Jesus’ Ascension gives us the certainty that we will have the same destiny if we follow the commandment He gave us on this day.
Gospel of Solemnity of the Ascension of the Lord
15 Jesus said to His disciples: “Go into the whole world and proclaim the Gospel to every creature. 16 Whoever believes and is baptized will be saved; whoever does not believe will be condemned. 17 These signs will accompany those who believe: in My name they will drive out demons, they will speak new languages. 18 They will pick up serpents with their hands, and if they drink any deadly thing, it will not harm them. They will lay hands on the sick, and they will recover.” 19 So then the Lord Jesus, after He spoke to them, was taken up into Heaven and took His seat at the right hand of God. 20 But they went forth and preached everywhere, while the Lord worked with them and confirmed the word through accompanying signs (Mk 16:15-20).
I – The mission of Transmitting the Non-Transmissible…
Pope St. Pius X, even amid the innumerable occupations inherent to his condition as Universal Pastor of the Holy Church, endeavoured to give catechism classes every week, to children from the parishes of Rome who were preparing to receive their First Communion, at which countless faithful also participated. 1 The Pope affirmed something very impressive: in order to give a one-hour catechism class, two hours of study are required. In like manner, a good preacher, entrusted with directing spiritual exercises for a period of five days, needs to dedicate fifteen to organizing them, selecting adequate material, and adapting it to the psychological makeup of the public, to obtain the anticipated fruits. An identical process applies to professors, lecturers, and all those whose mission it is to teach, given that the general principle is invariable: whenever it is our duty to educate others, we need to learn far beyond what we will transmit, and to imbue ourselves with its content.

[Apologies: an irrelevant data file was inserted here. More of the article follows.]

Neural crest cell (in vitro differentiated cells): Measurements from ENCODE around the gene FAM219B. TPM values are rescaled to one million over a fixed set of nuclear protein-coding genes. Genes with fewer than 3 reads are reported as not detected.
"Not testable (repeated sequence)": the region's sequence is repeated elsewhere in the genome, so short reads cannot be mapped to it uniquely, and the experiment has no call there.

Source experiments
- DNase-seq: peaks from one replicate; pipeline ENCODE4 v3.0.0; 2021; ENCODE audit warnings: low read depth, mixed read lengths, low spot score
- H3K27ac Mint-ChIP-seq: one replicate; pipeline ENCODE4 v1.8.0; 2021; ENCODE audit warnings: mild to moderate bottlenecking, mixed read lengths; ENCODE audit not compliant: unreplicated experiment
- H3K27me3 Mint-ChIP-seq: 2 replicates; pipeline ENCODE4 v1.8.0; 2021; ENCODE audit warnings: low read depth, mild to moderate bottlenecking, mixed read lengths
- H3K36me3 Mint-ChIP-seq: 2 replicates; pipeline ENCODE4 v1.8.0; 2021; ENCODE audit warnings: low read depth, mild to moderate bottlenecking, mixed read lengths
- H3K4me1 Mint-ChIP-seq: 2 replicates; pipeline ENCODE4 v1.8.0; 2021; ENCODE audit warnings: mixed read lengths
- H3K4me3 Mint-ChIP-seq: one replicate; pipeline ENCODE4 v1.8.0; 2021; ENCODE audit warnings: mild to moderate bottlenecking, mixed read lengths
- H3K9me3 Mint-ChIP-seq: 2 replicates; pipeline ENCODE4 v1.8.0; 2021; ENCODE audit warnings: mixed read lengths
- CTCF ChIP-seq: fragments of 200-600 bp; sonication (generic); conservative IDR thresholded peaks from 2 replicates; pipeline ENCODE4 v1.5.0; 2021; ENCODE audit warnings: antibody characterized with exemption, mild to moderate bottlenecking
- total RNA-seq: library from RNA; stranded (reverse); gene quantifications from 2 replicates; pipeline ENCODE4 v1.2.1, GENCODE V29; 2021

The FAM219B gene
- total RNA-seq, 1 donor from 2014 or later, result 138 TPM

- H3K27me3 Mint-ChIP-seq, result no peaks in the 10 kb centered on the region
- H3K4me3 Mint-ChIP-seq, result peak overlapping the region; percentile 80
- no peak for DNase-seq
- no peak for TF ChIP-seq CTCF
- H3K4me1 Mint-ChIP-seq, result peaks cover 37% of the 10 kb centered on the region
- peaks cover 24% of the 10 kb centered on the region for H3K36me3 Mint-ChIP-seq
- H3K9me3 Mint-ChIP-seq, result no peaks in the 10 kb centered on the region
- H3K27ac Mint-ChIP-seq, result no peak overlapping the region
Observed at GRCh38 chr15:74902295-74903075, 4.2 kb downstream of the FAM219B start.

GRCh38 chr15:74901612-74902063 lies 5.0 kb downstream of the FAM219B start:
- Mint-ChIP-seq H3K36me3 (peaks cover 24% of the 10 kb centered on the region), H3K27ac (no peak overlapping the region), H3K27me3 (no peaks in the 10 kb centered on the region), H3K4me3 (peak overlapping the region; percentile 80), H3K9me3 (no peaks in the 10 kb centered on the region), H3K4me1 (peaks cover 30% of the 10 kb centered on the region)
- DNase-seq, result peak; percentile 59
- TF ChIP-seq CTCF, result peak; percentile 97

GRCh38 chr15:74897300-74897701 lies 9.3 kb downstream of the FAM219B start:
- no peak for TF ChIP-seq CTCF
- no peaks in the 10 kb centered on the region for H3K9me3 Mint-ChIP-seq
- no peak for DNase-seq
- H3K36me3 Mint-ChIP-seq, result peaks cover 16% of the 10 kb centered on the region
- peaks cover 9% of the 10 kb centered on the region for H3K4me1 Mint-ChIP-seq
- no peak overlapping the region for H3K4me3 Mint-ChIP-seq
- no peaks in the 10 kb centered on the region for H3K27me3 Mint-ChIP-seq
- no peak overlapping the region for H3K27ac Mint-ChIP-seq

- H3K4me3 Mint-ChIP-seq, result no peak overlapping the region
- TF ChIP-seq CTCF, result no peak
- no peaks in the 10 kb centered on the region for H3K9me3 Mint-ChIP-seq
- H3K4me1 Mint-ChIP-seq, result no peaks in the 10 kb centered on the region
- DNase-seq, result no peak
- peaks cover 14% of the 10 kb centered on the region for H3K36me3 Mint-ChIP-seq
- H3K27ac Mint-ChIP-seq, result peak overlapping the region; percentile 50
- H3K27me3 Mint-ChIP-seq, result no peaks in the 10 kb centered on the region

This is what took place with the Apostles: God called them to be witnesses and transmitters of the Gospel to the whole world, and this demanded that they become profound connoisseurs of everything they had been called to communicate. Nevertheless, what they wrote or said was but a minute percentage of what they had seen and lived.
The fire of the Apostle: fruit of mystical experience
A powerful example of this is the figure of St. Paul. Where did he acquire everything that he declares in his weighty letters? In the first place, he received a grace of conversion—a grace that produces the effects for which it was created (cf. Acts 9:1-19; 22, 4-16; 26, 10-18; Gal 1:13-17). He had set off to apprehend Christians in the region of Damascus when, on the way, Our Lord made him “fall from his horse” and asked: “‘Saul, Saul, why do you persecute Me?’ And he said: ‘Who are You, Lord?’ And He said, ‘I am Jesus, Whom you are persecuting; but rise and enter the city, and you will be told what you are to do” (Acts 9:4-6). This is when he was granted the gift of faith, to believe in the voice that spoke to him; otherwise, he would have risen up arrogantly defying God.
From that moment, the Divine Master began to work in the depth of his soul, preparing him to be the transmitter par excellence of the Gospel. The retreat he made in the desert of Arabia (cf. Gal 1:17-18) played a key role in this transformation, for throughout this period, according to private revelations, he enjoyed the company of the God-Man in glorious Body.